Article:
Why Anne with an E is must-see TV for a new generation


Even though Anne with an E is set in the 1800s, there has never been a better time for this show than now.

Writer and Executive Producer Moira Walley-Beckett (Breaking Bad, Flesh and Bone) has given us a modern retelling of the beloved classic novel, Anne of Green Gables, with lively characters you root for and uncommon storylines that will hook you immediately.

Anne with an E has the heart of Little House on the Prairie with the modern sensibility we need so badly today.  Imagine the Ingalls family from Little House having a lesbian aunt. Or Albert realizing he likes boys instead of girls. Those are some of the situations that arise in this modern adaptation of the book, Anne of Green Gables.

The characters

We know that LGBTQ people existed in the late 1800s (and before). We know there were different girls who dreamed of careers more than husbands. We know that not all women of the period fit neatly into their corsets and assumed their place behind a stove. We know that women and men struggled with the rigid gender roles placed on them, yet we rarely get to see any of this depicted in shows about the era. Issues of homophobia, sexism, racism, and other social ills are dealt with in Anne head on, but in a way that matches the time period in which the show is set.

The title character, Anne, is a beacon of hope for teenagers who have gone through some major trials. Her relentlessly positive attitude in the face of adversity from all sides is really an inspiration. How many times did you feel like skipping school to get away from all the teasing and drama? Not only does Anne endure bullying, but right from the start, her living situation is uncertain. An orphan with a troubled past, Anne finally arrives at a home that brings her great joy — until she realizes the homeowners wanted a boy instead.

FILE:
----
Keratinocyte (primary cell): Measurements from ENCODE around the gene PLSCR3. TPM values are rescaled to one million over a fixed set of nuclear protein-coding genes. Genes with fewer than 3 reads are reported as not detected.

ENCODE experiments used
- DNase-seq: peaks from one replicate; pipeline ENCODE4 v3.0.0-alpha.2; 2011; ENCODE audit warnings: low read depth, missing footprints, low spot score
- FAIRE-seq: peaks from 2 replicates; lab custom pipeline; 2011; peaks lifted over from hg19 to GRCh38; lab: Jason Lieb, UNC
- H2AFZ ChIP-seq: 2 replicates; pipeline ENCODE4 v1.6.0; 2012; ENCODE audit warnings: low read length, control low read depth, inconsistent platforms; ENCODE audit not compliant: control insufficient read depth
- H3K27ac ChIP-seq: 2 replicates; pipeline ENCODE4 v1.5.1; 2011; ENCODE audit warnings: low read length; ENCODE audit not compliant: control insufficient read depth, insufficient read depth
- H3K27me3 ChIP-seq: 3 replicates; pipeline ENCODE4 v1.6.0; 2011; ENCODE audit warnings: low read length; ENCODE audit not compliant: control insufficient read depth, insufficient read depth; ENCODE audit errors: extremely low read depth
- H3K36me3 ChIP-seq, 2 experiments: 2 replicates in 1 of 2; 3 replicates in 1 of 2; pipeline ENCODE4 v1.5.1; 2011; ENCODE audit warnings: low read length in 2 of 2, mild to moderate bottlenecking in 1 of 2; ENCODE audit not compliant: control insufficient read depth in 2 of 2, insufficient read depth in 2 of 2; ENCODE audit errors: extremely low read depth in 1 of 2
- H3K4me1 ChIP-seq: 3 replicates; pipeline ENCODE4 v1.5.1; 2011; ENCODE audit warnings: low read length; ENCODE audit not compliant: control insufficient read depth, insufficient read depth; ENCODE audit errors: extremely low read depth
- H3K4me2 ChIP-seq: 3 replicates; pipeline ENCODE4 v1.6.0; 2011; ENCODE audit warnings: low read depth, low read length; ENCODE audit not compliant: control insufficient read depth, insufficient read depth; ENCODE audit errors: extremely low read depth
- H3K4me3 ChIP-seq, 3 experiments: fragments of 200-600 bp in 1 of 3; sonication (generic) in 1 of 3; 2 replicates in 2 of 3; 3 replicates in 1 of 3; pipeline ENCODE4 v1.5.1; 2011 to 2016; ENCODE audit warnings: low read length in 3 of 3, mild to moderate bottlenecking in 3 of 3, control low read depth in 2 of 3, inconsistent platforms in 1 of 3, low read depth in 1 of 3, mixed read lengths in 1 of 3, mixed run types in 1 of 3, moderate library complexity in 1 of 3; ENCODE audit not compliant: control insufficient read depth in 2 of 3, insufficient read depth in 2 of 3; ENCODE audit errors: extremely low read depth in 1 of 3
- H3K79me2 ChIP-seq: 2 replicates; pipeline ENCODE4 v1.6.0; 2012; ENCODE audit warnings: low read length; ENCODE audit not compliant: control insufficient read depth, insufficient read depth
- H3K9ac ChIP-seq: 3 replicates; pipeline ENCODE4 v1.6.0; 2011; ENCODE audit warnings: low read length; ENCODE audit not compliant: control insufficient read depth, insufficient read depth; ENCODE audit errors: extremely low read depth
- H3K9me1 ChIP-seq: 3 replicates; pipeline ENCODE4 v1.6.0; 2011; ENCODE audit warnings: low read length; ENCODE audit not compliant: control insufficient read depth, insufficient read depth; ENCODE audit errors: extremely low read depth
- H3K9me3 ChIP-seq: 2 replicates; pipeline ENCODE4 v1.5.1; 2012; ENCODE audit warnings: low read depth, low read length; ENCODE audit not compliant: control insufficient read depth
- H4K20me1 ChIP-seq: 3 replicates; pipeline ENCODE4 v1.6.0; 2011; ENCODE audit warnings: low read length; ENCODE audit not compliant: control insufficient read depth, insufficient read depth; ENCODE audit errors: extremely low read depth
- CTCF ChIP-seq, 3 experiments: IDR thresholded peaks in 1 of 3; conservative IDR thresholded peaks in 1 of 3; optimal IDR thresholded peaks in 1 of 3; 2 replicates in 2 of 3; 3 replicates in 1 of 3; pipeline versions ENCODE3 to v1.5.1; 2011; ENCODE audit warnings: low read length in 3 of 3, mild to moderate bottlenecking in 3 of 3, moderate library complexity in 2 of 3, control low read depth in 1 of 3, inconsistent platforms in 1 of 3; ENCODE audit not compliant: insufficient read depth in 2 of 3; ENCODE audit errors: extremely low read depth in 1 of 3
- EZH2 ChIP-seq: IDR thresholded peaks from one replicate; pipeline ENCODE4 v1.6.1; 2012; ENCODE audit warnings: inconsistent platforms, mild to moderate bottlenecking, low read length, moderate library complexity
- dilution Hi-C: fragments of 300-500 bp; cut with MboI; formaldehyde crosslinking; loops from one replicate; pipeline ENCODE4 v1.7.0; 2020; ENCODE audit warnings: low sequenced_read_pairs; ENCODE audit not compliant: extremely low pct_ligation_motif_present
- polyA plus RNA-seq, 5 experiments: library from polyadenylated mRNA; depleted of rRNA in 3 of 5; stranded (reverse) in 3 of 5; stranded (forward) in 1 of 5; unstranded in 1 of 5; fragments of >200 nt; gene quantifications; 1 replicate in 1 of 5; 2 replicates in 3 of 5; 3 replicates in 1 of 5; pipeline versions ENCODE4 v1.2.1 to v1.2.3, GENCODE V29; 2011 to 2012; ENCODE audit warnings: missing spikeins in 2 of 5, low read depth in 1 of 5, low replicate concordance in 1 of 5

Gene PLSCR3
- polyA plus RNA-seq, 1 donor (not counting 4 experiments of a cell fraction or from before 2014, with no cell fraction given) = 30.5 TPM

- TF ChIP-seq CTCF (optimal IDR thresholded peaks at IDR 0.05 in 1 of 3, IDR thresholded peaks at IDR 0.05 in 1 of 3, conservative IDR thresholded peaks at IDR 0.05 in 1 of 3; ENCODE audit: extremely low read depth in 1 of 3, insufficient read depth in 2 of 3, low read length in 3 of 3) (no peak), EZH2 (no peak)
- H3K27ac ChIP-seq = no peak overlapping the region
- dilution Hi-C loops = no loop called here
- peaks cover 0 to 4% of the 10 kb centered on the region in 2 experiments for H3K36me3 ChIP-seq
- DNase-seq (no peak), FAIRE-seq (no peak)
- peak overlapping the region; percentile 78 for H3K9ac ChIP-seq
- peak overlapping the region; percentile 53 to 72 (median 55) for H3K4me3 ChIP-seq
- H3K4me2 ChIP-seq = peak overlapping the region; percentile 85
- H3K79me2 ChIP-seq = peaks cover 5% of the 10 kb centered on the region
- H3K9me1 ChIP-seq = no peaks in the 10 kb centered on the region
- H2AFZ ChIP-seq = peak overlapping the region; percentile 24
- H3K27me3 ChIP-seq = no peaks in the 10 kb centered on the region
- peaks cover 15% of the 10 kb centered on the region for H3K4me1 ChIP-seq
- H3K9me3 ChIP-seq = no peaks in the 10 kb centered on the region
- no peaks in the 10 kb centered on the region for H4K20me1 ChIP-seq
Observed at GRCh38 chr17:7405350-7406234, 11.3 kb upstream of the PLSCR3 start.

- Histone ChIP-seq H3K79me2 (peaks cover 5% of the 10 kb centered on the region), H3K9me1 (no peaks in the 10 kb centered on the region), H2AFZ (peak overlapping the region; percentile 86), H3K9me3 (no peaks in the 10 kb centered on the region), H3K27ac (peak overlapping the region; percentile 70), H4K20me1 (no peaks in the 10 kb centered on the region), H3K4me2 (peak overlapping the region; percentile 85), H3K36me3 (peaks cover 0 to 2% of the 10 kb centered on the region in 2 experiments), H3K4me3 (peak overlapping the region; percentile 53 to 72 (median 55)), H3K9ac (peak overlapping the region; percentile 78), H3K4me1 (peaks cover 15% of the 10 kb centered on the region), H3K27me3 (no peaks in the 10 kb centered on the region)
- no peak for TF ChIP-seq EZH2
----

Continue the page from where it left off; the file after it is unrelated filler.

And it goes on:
A powerful scene featured in the beginning shows Anne (AmyBeth McNulty), shortly after her arrival at Green Gables, questioning why Marilla (Geraldine James) wouldn’t consider allowing her to work out in the fields. The response is simply, “That’s not the way of things and you know it.” But Anne presses her, insisting she can do anything a boy can do.

The characters are so relatable, with some you wish you knew in your own life while growing up. Aunt Josephine (played so wonderfully by Deborah Grover) proves to be a lifesaver to the youth who struggle in a society that doesn’t exactly cater to them.

Walley-Beckett also flips the stereotypes we’re so used to seeing in shows about the 1800s. Instead of an unavailable, overbearing or violent father figure, we have Matthew Cuthbert (R.H.Thomson), a gentle, kind-hearted soul who is immediately drawn to –and encouraging of– Anne’s high-spirited personality. He allows her “differentness” to flourish. How great is that?

Major themes

Anne with an E is filled with universal themes of belonging, feeling awkward and strange in school (after all, who didn’t feel that way?), and the oppression of gender roles. Yes, we still have to contend with pesky gender roles today. Of course, now it won’t cause as big a scandal if a girl shows up to school with a short haircut. But industries still seem to be telling us that girls must shop only in the pink aisles for clothes and toys; a boy caught playing with a Barbie doll could very well be ostracized in school, even today. So we haven’t come as far as we’d like to think.

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Throughout the series, there is a thread of kindness and the basic decency of human beings. After all of the conflict, the final episodes wrap up in a way that leaves you with a sense of hope. That’s why we need Anne. Maybe now more than ever.